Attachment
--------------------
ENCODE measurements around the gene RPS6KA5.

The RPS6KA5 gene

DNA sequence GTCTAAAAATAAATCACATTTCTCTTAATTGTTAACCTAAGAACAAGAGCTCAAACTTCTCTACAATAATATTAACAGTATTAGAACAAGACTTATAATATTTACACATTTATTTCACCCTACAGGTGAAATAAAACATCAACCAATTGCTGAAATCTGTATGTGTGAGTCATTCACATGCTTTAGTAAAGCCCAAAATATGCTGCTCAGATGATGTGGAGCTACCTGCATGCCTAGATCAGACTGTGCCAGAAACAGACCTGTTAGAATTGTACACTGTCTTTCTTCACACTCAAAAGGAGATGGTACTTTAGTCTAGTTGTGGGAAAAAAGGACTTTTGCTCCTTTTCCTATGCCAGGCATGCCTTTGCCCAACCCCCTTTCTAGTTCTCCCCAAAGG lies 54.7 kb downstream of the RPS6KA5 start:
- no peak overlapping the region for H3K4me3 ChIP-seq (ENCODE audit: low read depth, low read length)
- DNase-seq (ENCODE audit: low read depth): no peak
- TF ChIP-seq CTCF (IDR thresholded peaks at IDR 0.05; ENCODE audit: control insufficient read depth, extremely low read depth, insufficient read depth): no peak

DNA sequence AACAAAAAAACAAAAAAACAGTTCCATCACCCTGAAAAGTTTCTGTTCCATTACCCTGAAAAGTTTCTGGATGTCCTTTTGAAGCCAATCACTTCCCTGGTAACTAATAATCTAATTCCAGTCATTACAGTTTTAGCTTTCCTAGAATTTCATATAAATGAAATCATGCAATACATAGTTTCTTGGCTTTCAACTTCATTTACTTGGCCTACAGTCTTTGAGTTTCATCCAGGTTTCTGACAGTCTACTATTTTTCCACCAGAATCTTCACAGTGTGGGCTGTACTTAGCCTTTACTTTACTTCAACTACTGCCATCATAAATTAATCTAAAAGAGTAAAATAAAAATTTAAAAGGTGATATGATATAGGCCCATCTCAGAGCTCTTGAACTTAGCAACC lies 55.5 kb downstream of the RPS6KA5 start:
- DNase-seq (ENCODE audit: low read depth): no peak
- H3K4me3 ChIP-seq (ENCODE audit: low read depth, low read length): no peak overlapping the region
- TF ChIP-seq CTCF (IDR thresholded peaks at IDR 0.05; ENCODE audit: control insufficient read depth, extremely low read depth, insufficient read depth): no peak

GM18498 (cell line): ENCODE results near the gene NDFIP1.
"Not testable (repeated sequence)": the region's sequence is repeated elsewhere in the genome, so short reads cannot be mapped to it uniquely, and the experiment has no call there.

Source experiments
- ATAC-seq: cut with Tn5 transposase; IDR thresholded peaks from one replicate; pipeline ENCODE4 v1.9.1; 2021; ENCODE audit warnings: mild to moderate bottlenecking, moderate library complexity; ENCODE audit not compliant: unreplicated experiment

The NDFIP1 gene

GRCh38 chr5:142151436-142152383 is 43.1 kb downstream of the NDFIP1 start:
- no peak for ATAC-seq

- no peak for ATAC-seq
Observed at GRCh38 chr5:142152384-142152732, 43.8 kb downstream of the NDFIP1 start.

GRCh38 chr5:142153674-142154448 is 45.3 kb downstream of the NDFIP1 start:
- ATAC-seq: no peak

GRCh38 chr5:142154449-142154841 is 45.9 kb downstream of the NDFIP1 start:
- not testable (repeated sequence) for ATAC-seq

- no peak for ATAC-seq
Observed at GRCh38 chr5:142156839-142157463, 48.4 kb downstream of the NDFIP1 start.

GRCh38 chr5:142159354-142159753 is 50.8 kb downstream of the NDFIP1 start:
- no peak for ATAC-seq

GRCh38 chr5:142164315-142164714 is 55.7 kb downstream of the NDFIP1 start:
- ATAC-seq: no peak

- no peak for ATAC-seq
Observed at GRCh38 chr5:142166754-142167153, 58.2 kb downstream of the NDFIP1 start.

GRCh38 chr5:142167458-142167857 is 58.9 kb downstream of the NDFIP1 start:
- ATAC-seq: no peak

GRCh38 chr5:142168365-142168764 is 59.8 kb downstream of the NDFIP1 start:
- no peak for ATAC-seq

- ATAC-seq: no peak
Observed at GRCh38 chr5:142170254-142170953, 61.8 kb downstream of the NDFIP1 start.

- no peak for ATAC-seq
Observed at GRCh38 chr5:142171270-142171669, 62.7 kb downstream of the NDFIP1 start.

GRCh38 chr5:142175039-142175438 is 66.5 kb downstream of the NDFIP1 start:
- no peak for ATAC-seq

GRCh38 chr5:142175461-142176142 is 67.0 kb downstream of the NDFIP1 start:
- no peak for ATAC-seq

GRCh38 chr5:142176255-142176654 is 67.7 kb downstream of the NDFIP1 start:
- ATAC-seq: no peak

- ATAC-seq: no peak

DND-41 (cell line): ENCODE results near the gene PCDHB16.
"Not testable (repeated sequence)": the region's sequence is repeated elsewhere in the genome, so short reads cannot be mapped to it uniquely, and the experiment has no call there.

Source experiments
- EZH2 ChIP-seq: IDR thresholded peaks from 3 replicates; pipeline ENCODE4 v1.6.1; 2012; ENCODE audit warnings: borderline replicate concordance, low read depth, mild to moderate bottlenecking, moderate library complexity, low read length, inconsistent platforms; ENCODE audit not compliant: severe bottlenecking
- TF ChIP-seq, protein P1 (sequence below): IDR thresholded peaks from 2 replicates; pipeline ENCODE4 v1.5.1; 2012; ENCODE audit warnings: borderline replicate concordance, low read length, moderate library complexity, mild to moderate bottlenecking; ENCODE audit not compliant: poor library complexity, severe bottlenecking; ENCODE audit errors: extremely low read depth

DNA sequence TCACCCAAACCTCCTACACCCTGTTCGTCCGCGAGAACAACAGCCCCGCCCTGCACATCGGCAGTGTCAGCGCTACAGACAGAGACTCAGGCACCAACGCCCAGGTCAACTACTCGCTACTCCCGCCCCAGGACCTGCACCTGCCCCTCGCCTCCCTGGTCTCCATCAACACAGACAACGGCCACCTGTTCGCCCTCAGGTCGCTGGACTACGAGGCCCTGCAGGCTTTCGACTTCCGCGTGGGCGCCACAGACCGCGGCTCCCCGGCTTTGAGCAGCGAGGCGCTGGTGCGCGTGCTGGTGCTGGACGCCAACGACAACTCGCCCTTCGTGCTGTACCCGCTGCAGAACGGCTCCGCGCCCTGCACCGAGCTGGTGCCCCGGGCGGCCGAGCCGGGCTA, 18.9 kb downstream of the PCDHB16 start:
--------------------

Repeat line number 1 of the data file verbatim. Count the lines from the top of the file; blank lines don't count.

ENCODE measurements around the gene RPS6KA5.